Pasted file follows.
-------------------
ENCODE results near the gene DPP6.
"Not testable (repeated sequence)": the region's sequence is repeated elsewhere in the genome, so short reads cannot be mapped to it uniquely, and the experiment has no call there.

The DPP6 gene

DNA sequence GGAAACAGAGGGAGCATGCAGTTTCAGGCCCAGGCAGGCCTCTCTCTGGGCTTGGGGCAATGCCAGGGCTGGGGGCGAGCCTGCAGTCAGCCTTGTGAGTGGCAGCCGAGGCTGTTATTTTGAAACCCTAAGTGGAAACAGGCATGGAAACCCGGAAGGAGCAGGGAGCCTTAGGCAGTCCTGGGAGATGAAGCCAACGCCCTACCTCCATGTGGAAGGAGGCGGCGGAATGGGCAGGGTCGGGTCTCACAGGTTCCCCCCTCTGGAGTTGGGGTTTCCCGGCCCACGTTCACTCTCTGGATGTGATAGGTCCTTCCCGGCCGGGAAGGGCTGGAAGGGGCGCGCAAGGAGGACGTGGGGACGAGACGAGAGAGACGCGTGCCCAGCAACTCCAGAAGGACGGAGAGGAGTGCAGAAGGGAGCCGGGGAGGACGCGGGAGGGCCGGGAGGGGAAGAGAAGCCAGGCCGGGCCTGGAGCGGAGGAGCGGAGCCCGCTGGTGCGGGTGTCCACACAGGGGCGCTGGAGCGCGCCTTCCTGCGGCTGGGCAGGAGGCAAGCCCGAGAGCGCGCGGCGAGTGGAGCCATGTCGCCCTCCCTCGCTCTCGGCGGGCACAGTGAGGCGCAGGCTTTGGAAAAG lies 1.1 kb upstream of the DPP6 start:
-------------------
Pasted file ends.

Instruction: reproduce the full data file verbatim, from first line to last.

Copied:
ENCODE results near the gene DPP6.
"Not testable (repeated sequence)": the region's sequence is repeated elsewhere in the genome, so short reads cannot be mapped to it uniquely, and the experiment has no call there.

The DPP6 gene

DNA sequence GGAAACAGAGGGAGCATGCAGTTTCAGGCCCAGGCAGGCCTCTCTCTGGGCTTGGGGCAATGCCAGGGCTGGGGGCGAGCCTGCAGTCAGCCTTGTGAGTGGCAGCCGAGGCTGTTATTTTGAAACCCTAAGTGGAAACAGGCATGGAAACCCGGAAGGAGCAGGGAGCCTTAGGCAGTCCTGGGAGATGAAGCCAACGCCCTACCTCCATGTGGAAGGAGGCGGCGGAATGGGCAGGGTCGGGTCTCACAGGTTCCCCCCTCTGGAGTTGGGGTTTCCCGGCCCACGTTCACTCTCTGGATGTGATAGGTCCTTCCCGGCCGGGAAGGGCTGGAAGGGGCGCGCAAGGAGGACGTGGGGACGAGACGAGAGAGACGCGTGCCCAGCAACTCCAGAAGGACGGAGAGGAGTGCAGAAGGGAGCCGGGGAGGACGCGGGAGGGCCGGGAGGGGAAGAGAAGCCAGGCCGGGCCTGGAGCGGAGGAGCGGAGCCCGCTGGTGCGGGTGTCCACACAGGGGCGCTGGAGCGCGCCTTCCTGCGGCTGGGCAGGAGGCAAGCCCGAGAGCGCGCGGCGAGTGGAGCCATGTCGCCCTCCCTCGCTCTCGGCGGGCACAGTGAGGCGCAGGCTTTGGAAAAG lies 1.1 kb upstream of the DPP6 start: